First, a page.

By now, many Americans know that mental health problems can be crippling for veterans, increasing the risk of divorce, unemployment, even homelessness and suicide. A powerful new CBS report offers a dire warning:
"Veterans aged 20 through 24, those who have served during the war on terror... [have] the highest suicide rate among all veterans, estimated between two and four times higher than civilians the same age."
This shocking data only highlights the tremendous need for quick action to treat troops' mental health problems. PTSD is treatable, especially if it's caught early.
Unfortunately, the Department of Defense's system for screening troops -- a bunch of paperwork followed by a phone call -- doesn't catch most of the people who will need treatment. We vets have known this for years. This week, an important new study in the Journal of the American Medical Association agreed.
The study looks at the paperwork forms on 88,000 soldiers to see who needed treatment and who actually got care, and came to some disturbing conclusions.
1) Asking a troop just back from Iraq to fill out another form is not the same as screening them for PTSD. The report concludes: "Surveys taken immediately on return from deployment substantially underestimate the mental health burden." That's why it's crucial that troops get mandatory, in-person interviews with a mental health professional. And not just when they come home, but months later, when the long-term effects of combat have had time to become visible.
2) Mental health issues are family issues. In the six months after getting home, there was a four-fold increase in troops' concerns about "interpersonal conflicts" with family and friends. The military needs to do a better job of reaching out to troops' families, so they can help get their loved ones into treatment.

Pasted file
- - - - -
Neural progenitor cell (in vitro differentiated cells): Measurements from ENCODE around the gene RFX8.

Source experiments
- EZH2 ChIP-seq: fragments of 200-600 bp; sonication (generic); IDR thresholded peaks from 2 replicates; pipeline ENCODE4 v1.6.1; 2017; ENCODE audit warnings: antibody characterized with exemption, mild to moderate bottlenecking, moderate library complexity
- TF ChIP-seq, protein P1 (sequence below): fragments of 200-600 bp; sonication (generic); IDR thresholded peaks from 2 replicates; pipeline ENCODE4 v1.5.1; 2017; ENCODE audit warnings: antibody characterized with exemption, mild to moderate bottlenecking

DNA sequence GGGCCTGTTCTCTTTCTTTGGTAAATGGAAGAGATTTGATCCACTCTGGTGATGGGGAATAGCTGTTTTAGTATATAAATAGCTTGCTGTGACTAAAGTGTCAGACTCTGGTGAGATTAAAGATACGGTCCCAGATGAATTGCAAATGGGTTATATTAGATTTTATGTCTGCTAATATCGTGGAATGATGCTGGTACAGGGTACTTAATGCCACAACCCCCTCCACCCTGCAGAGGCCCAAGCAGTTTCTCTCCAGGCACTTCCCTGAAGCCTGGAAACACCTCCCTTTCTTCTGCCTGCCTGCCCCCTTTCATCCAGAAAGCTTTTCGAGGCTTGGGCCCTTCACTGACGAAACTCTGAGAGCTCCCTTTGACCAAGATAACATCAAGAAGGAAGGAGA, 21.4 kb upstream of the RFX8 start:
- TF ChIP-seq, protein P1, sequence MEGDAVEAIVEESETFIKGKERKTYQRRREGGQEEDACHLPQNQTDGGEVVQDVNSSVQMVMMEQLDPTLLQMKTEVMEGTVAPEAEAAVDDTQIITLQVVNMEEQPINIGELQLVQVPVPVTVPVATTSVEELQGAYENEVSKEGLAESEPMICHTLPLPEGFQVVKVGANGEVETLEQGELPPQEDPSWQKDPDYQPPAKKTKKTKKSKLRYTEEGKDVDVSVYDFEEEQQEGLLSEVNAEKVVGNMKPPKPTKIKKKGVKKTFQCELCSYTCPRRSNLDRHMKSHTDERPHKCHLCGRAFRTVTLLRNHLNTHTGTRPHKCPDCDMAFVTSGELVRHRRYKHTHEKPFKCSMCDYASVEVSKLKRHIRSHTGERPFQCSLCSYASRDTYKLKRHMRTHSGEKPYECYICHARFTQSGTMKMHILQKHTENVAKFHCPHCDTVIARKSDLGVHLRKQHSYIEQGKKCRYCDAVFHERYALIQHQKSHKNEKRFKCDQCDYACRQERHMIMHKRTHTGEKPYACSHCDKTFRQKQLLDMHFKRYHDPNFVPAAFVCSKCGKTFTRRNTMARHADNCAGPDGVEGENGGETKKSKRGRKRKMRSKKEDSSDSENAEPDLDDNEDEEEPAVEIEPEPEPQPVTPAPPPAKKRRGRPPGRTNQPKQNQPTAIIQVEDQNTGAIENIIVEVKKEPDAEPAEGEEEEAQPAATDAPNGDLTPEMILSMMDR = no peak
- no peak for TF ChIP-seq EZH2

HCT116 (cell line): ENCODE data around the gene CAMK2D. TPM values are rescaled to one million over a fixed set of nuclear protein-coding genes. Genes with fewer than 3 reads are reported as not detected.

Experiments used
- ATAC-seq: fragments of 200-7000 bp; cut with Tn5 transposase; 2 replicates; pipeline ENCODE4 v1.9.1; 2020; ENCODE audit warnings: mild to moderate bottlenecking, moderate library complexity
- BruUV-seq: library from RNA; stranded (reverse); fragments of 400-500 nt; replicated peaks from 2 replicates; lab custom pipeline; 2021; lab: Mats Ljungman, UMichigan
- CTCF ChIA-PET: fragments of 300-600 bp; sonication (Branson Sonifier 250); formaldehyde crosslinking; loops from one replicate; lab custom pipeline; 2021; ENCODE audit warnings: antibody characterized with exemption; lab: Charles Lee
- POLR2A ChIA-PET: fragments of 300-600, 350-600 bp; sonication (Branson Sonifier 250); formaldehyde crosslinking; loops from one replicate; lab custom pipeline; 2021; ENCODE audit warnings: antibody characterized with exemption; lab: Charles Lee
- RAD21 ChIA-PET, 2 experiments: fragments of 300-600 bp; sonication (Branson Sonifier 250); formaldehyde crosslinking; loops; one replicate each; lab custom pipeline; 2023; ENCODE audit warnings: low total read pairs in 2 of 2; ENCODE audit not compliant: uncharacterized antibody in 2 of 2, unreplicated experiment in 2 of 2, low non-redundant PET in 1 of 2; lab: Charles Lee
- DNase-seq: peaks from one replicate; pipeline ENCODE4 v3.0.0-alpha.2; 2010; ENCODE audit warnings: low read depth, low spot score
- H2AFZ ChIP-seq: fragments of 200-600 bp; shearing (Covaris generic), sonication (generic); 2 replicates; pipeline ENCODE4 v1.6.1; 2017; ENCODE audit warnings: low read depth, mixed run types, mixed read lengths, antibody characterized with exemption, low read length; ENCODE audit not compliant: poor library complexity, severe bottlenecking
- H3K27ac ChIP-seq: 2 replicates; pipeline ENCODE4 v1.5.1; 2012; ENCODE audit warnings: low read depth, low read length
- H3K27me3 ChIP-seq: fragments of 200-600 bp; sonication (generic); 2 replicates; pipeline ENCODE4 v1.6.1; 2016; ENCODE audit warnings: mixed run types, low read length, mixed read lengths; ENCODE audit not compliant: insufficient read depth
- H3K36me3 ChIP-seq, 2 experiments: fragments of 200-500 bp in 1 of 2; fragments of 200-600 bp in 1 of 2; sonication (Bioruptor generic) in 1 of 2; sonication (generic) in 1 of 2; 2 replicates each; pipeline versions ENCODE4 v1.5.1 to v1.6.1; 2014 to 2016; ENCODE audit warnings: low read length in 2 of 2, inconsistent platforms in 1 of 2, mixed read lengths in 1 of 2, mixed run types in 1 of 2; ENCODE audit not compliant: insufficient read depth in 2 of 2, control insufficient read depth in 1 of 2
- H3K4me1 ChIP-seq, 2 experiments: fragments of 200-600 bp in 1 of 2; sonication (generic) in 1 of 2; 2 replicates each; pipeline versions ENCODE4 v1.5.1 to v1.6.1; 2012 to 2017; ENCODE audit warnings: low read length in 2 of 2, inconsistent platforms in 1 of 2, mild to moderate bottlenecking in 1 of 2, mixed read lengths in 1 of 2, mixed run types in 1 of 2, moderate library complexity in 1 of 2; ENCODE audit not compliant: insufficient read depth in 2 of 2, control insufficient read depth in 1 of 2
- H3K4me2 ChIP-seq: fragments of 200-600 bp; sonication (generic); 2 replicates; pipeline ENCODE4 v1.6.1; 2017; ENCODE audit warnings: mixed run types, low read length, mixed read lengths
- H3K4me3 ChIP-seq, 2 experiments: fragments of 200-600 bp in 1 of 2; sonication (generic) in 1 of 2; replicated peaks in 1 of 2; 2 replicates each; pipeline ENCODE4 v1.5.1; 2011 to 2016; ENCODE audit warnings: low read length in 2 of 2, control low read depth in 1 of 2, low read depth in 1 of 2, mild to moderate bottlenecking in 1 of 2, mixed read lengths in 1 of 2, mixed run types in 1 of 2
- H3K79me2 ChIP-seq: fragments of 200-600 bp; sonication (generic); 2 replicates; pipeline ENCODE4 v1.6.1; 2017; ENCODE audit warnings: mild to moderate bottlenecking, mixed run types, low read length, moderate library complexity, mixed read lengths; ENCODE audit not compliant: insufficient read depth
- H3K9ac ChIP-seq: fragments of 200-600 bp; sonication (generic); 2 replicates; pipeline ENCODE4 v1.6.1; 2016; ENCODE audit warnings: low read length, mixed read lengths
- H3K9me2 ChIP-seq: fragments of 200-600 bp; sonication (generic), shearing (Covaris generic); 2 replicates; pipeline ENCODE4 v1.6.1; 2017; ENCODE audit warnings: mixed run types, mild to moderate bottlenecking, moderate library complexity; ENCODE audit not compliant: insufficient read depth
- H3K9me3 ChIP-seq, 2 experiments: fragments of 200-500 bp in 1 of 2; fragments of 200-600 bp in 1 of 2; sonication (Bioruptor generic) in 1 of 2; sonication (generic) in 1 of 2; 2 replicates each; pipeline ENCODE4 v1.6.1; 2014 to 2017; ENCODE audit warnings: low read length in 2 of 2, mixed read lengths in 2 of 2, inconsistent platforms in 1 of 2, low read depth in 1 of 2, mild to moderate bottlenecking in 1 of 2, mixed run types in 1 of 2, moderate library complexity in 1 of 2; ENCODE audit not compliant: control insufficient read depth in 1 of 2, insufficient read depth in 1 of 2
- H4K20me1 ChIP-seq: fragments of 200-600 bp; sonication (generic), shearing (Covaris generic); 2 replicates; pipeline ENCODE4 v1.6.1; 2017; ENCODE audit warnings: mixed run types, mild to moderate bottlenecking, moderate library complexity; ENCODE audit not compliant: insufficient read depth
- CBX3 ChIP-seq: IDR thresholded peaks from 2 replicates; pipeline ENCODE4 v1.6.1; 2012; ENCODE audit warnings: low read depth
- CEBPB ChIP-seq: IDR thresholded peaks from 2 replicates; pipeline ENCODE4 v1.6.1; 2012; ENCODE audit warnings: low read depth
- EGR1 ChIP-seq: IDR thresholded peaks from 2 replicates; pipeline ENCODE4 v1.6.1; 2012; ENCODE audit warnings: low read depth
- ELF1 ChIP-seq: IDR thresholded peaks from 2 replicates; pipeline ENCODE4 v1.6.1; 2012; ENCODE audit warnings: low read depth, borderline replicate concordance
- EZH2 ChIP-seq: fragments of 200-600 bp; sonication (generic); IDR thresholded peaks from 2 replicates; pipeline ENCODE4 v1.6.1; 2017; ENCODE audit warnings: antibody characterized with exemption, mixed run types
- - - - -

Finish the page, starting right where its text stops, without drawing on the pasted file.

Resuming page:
3) National Guardsmen and Reservists are facing a special set of issues, and their concerns need to get heard. 42.4 percent of National Guardsmen and Reservists were identified as needing mental health treatment, compared to 20.3 percent of the active duty. These troops are more likely to have family and financial problems result from their deployment, and when they get home, they go straight back to work in a civilian job. No wonder they have higher rates of stress. We need to get them the care they need, starting with stronger job protections and better family support for deploying reserve troops.
4) Troops need more time to access care. Far more troops admitted a mental health problem when interviewed after six months than when they just got home. Of those who received a referral for mental health treatment, 39 percent still had not seen a mental health professional 90 days after their second interview. That's nine months after their return. The military and the VA need to prepare for the time-lag between troops coming home and their entry into the mental health care system.
As the authors of the JAMA study conclude, there is an "enormous opportunity" for the military to "intervene early before soldiers leave active duty." We know the consequences if we fail to act. The only question is whether we have the political will to help these heroes before it's too late.
Next Thanksgiving, I hope we can all be thankful for the action Washington took on this critical issue.
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